He was not only incredibly influential to all of the crew that he worked with for less than a week, but many folks in the neighborhood became very close with him in that time as well. My neighbors traveled across the country to go to his funeral. I was not able to make the trip at that time. It’s an incredible loss. He was an amazing artist and an amazing person, and we all feel very fortunate to have had the opportunity to spend some time with him.

Poe’s stories are known for how streamlined they are, which makes adapting them almost impossible without necessarily expanding on the source material, or deviating from it in some way. MIRROR provides a particularly novel take on Poe’s “The Tell-Tale Heart.” How did you decide on your approach to the source material?

Initially I had planned to shoot a straight version of “The Tell-Tale Heart” told through the lens of Romantic painting, with voiceover. I had all the pre-production done and was ready to shoot and make that film. As I got Larry Holden interested in and then brought him onto the project, he convinced me that “The Tell-Tale Heart” films had been done enough and that it might be more interesting to take Poe’s story and its themes and let those inspire a new story. After some research, I realized that while a modern “Tell-Tale” done well could be really compelling, he was right and that I needed to develop something new: something that would express my voice. So I dug in, and with the help of a couple of friends, developed a script that I thought respected Poe’s legacy but might expand on who his characters were and the world they may have inhabited.

Garrett DeHart on set of IF I AM YOUR MIRROR.

I had the blueprint of all that pre-production I had done for the Tell-Tale script, but I was convinced we were making something new now—something certainly more challenging for me. So it wasn’t really a difficult process in deciding what to add or subtract. Poe’s story works really well in its minimalism and focus. He excludes all details that don’t lend directly to the development of the protagonist’s obsession and insanity. I was working on a new project; a film inspired by Poe. I think that “inspired by” gave me the freedom to expand on Poe’s ideas and imagine circumstances that may have brought his characters to the situations they experience in his story, and in that imagining I was creating my own story, a story that explored some slightly different, maybe more contemporary themes.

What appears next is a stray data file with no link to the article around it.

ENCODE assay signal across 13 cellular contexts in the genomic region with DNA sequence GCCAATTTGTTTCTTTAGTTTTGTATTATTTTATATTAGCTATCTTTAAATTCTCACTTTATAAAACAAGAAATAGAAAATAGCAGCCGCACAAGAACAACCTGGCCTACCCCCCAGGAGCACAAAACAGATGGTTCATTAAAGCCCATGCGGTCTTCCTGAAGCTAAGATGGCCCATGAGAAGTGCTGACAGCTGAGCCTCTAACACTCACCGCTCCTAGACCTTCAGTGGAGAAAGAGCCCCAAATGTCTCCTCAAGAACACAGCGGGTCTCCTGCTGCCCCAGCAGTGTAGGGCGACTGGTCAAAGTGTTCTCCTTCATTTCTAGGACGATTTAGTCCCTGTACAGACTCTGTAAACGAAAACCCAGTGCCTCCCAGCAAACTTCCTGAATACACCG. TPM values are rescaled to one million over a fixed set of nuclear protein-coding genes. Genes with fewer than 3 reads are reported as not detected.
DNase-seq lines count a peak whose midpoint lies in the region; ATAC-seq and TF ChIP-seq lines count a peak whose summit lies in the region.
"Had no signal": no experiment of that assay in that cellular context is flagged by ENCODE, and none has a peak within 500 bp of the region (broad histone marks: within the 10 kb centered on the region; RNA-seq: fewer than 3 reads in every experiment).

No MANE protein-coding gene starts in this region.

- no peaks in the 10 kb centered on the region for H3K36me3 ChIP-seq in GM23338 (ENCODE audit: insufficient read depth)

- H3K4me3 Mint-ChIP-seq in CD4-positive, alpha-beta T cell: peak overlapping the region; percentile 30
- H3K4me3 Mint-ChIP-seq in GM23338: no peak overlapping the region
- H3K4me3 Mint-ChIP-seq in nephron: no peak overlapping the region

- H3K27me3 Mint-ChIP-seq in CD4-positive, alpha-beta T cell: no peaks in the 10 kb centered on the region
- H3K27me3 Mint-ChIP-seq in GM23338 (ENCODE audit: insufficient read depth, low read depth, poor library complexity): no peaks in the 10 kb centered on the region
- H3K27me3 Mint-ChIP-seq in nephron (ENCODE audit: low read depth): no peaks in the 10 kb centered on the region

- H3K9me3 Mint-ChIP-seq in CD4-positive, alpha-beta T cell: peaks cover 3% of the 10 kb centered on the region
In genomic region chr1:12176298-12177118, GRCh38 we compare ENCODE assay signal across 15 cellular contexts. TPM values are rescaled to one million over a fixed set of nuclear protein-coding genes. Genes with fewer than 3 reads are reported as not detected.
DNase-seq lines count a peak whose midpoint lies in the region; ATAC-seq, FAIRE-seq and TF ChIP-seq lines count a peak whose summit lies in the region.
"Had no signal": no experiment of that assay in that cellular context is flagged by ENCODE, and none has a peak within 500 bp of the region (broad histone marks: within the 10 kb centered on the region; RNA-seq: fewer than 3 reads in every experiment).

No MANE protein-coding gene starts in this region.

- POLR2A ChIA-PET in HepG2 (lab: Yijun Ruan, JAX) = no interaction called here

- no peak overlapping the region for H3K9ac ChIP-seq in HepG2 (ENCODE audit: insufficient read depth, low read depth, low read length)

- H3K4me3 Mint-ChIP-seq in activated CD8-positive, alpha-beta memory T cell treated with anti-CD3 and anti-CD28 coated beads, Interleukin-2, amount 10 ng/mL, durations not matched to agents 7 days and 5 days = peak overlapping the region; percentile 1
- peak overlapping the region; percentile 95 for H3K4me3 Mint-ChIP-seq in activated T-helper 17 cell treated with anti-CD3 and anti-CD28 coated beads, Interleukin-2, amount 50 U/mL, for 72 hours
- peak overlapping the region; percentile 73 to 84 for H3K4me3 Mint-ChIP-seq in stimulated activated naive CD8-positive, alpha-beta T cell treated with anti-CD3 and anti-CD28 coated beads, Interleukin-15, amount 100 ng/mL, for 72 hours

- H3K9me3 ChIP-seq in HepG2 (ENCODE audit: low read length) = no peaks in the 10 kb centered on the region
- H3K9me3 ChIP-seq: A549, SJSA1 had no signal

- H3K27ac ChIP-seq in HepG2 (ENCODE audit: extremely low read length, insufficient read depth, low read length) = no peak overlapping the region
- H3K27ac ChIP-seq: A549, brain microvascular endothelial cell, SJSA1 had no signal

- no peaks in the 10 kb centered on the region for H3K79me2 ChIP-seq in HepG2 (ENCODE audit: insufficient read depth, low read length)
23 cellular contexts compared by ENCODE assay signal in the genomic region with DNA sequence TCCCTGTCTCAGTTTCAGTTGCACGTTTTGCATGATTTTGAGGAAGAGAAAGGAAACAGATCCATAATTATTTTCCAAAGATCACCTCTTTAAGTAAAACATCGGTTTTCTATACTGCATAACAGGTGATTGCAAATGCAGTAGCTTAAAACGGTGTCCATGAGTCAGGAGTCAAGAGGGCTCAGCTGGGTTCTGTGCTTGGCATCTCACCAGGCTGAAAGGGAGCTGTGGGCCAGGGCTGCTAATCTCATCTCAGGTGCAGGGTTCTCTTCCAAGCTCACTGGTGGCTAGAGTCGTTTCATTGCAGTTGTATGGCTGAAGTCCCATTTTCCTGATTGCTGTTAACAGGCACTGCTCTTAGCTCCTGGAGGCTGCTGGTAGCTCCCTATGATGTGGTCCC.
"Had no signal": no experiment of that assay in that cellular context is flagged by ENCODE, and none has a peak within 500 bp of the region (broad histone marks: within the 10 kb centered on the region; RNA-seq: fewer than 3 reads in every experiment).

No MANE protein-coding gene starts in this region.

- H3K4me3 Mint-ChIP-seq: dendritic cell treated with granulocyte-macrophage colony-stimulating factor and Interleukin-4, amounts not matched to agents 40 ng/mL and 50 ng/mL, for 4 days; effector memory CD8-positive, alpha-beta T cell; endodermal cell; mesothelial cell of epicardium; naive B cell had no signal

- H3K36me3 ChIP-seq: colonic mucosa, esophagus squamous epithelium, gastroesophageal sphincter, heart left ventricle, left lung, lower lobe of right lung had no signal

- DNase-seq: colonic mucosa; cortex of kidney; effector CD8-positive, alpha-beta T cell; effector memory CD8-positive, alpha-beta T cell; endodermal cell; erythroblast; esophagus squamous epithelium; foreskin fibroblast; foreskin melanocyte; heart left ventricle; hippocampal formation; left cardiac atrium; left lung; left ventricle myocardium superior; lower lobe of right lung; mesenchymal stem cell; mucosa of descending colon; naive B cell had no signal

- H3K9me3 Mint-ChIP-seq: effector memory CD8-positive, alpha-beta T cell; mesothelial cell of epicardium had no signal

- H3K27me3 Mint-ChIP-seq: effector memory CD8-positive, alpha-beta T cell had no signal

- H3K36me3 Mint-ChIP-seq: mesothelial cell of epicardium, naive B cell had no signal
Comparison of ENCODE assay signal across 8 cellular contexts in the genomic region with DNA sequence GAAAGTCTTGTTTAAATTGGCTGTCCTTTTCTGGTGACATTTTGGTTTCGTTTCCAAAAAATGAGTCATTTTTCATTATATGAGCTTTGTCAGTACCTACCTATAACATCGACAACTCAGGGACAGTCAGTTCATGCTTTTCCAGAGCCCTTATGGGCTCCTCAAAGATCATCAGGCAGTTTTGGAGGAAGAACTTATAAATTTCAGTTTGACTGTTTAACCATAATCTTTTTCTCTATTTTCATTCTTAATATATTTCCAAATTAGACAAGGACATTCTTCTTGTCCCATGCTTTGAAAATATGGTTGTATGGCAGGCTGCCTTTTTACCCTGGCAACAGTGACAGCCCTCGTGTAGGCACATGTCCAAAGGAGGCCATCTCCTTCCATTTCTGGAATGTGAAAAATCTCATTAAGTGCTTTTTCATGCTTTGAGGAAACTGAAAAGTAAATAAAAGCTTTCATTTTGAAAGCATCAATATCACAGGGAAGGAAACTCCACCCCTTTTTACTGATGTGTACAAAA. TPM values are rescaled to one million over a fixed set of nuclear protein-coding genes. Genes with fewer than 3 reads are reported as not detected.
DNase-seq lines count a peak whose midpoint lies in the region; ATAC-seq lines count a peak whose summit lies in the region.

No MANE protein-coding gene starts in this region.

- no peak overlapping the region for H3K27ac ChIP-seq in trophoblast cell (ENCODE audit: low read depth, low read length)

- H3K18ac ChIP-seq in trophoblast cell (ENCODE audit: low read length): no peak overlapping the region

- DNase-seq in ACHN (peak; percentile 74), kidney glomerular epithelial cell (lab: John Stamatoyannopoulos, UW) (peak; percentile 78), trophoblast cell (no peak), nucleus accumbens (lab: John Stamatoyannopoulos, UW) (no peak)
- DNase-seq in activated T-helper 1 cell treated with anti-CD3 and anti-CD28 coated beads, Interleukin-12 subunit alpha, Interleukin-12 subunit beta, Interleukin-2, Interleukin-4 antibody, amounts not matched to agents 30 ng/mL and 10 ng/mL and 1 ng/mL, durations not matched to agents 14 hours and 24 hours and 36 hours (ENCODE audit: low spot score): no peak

My first edit of the film we shot was almost 50 minutes. It was really more about pacing than it was about cutting scenes. But many of those quick shots, that last only a few frames, were 5, 10 or even 30 seconds long in the first cut. I was really working from the inspiration of Malick and Von Trier in the pre-production process. I imagined the film as a very slow, melodic PTSD nightmare. But as I worked with the film more and more, I found something of a thriller in it, and it seemed a bit pretentious to let the scenes linger like they were. I loved the 30-second wide, static shot of the train driving across the horizon, or 30 seconds of his wife walking through a burning wheat field, or a 5-minute flashback of the Civil War, but as I lived with the film day and night for two years, I realized this was a short, not a feature. I felt the audience might find it a bit tiring, and I wasn’t sure the long shots and extra scenes were really helping to propel the narrative. I’m happy with the decisions I made in cutting the film down.

Being an Atlanta-centric website, I’m required by city ordinance to ask: what local talent should we be keeping our eyes peeled for in the film? Any notable locals toiling behind the scenes that we should be aware of?